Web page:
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Homework Help: Finding the force on a particle inside the radius of the Earth

  1. Aug 15, 2009 #1
    1. The problem statement, all variables and given/known data
    The mass of Earth is M, the radius of earth is R. For a particle of mass m within the earth at a distance r from the center of the earth, the gravitational force attracting m toward the center of the Earth is [tex]F_r = \frac{-GM_rm}{r^2}[/tex], where Mr is the mass of the earth within a sphere of radius r. Show that [tex]F_r = \frac{-GMmr}{R^3}.[/tex]

    3. The attempt at a solution

    I am completely blanking on how to go about this - I could really use a hint to get me started. :confused:
  2. jcsd
  3. Aug 15, 2009 #2
    If the question is "what is the force as a function of r?", you will need Mr as a function of the radius.
  4. Aug 15, 2009 #3
    Shell Theorem may help you simplify the problem a lot.
  5. Aug 15, 2009 #4


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    They are assuming a uniform density for the Earth here. What is the Earth's density, given M and R?
  6. Aug 15, 2009 #5
    So if the density of the Earth is taken to be a constant, then we have [tex]\rho = \frac{M}{\frac{4}{3}\pi R^3}[/tex], and the mass of a thin shell is [tex] dm = 4\pi r^2 \rho[/tex]. So the total force towards the center experienced by a particle inside the earth at a radius r would be:

    [tex] Fr = - \frac{M}{\frac{4}{3}\pi R^3}\frac{4\pi Gm}{r^2}\int_{0}^{r}r^2 dr[/tex]. That gets me pretty close to the equation I'm going after! :approve:
    Last edited: Aug 15, 2009
  7. Aug 15, 2009 #6
    You are very close. Actually I think in it's current form it will give you the correct answer, but for the wrong reasons.
    But in any case, consider just the portion of your equation:
    [tex]4\pi \int^{r}_{0}r^{2} dr[/tex]

    what is this equal to?
  8. Aug 15, 2009 #7


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    Looks good to me :smile: , but why stop there?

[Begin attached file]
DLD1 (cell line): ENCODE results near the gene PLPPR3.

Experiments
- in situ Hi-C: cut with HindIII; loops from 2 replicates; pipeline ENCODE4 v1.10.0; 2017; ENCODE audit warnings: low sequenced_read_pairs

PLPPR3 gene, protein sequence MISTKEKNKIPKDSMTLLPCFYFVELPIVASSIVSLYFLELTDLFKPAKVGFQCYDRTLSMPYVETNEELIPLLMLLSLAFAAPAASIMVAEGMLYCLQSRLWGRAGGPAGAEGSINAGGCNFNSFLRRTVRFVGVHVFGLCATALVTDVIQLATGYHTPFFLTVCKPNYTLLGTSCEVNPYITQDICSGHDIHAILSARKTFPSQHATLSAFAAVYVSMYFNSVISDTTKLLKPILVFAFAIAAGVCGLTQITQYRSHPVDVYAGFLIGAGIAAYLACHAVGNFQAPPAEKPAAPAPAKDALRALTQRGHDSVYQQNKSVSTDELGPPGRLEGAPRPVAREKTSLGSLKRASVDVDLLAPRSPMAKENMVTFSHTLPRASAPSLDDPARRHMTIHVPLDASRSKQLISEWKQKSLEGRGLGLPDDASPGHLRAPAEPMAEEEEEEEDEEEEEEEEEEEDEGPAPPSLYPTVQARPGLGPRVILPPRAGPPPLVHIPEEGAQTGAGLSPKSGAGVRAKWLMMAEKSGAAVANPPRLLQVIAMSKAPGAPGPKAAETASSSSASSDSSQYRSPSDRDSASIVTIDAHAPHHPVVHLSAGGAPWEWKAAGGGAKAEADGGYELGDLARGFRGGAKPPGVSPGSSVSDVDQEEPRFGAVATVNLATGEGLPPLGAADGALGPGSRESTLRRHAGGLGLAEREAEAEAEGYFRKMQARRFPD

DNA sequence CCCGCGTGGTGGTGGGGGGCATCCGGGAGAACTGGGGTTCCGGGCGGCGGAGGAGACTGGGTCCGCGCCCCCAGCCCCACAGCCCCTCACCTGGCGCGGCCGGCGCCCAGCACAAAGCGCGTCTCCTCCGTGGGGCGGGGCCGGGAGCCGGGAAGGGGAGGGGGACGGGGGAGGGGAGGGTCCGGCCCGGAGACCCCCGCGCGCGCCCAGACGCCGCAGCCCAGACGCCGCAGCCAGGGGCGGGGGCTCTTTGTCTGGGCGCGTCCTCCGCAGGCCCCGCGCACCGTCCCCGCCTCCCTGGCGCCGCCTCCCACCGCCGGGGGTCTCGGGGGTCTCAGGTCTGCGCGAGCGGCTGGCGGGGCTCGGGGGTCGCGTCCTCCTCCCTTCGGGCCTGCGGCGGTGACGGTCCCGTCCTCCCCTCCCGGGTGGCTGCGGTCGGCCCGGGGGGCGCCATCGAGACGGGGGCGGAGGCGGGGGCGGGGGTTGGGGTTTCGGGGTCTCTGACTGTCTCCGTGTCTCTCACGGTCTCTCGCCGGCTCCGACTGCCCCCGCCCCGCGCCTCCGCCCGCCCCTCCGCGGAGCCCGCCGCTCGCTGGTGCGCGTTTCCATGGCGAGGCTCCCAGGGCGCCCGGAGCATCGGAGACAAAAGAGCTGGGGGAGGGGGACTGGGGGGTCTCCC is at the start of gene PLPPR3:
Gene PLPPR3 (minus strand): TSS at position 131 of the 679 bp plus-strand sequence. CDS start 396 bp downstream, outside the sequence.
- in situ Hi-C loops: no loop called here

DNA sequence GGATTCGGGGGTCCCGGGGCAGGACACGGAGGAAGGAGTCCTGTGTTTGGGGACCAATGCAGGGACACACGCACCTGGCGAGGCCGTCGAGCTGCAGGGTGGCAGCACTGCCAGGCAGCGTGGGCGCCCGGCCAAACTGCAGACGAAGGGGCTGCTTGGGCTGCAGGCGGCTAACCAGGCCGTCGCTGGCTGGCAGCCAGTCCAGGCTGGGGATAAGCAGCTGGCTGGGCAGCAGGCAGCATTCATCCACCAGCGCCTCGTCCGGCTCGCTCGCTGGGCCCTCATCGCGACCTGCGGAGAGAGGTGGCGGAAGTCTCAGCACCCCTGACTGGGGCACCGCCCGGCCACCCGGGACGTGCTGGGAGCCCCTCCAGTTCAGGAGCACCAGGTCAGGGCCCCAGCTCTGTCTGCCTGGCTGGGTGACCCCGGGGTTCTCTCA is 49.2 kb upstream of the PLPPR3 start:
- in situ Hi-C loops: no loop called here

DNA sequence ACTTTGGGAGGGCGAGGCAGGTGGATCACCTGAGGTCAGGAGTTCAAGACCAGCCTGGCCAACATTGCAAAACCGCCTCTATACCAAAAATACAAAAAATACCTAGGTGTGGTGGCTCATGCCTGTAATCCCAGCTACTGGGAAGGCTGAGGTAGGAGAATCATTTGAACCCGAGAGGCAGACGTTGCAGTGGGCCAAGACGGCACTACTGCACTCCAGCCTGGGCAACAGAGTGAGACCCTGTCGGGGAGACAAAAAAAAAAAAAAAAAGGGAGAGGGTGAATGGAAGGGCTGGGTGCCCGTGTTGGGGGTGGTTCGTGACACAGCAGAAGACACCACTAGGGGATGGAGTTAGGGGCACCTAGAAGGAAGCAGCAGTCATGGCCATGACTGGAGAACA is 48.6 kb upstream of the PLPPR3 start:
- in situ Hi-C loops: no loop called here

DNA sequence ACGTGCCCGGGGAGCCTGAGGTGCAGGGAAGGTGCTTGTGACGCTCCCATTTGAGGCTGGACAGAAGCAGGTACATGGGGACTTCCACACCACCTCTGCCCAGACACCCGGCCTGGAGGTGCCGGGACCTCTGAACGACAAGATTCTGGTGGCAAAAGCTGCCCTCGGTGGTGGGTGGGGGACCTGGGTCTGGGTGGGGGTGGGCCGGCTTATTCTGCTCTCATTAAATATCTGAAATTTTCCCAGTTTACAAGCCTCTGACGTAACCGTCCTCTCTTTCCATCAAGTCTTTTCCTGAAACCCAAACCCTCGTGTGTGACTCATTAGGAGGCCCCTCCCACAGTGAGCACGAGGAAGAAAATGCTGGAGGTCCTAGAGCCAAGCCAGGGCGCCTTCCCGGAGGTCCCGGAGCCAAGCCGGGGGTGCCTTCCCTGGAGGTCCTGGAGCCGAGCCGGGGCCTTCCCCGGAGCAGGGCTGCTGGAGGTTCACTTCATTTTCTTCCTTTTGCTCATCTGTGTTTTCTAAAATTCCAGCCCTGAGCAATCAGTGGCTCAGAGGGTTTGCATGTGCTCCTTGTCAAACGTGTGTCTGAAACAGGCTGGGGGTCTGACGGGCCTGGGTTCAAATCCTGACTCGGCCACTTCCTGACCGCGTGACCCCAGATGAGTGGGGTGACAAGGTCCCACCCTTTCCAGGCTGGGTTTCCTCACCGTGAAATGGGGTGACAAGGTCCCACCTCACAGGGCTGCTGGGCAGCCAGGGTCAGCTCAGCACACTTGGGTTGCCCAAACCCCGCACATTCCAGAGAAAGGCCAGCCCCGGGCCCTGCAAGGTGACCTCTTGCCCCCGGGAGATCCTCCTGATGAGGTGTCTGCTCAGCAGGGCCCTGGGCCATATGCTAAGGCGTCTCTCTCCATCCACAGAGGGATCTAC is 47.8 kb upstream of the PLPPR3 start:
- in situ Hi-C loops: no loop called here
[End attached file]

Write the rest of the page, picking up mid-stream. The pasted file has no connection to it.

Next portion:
Last edited by a moderator: May 4, 2017
  9. Aug 15, 2009 #8
    Sorry for the interjection.
    But is this really that difficult?

    If r is the radius at some place inside the earth where the mass m lies, then all you need to know is the mass of a planet with the same density as the earth, only with a radius r. Doesnt all the other mass outside of r cancel itself out as far as force on the mass m? or what am I missing?
  10. Aug 15, 2009 #9
    I believe I see what you're getting at: That integral is just the volume of the sphere with radius r, and the gravitational force exerted by a sphere with density [tex]\rho[/tex] and volume [tex]\frac{4}{3}\pi r^3[/tex] is just the volume times the density, plugged into [tex]\frac{GMm}{r^2}[/tex] with rho*v substituted for litte m. The integration wasn't really necessary.

    This question did get me thinking about the shell theorem, though, and I have a further question about the explanation at http://en.wikipedia.org/wiki/Shell_theorem . Right at the top of the page it says "A solid, spherically symmetric body can be modeled as an infinite number of concentric, infinitesimally thin spherical shells." However, in the diagram directly below, the shaded area represented as dM doesn't look at all like a spherical shell to me - it looks more like a thin "slice" cut through the axis of the sphere, like a slice taken out of a sphere-shaped bread loaf. What's going on here?
  11. Aug 15, 2009 #10
    Yeah, you're right. I was making the problem a lot more difficult than it really was. :yuck:
  12. Aug 15, 2009 #11

    Doc Al

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    The shaded portion is not the shell, but one thin infinitesimal slice from the shell. The outline of the shell itself is the black circle.
  13. Aug 15, 2009 #12
    Well you know what. I was looking at it from a symmetry point of view from just drawing on a 2-d piece of paper. But now that I think about it in 3-d its not that intuitive. I think the math gets more complex. So if you have to prove that before you do the problem the easy way... (ie just assuming all the mass cancels out based on 2-d symmetry)... yikes. It may be more difficult. I am no expert. just learning along with you and everyone else.
  14. Aug 15, 2009 #13
    You don't actually need the shell method to be incorporated into the problem.
    I'm sure Fightfish brought it up so that you could see that the outer shells cancel out and all you are left with is what is under you.
    But instead of doing concentric shells, just consider a single shell of arbitrary radius that is surrounding you. Then calculate the force of gravity that each point on the shell applies to you and you should find that the force is zero no matter where you are inside the shell, just as long as you are not on it or outside it. Then incorporating the shell method you can just say that ALL of the outside matter could just be thought of as individual shells which we now know each contributes a force of 0N.
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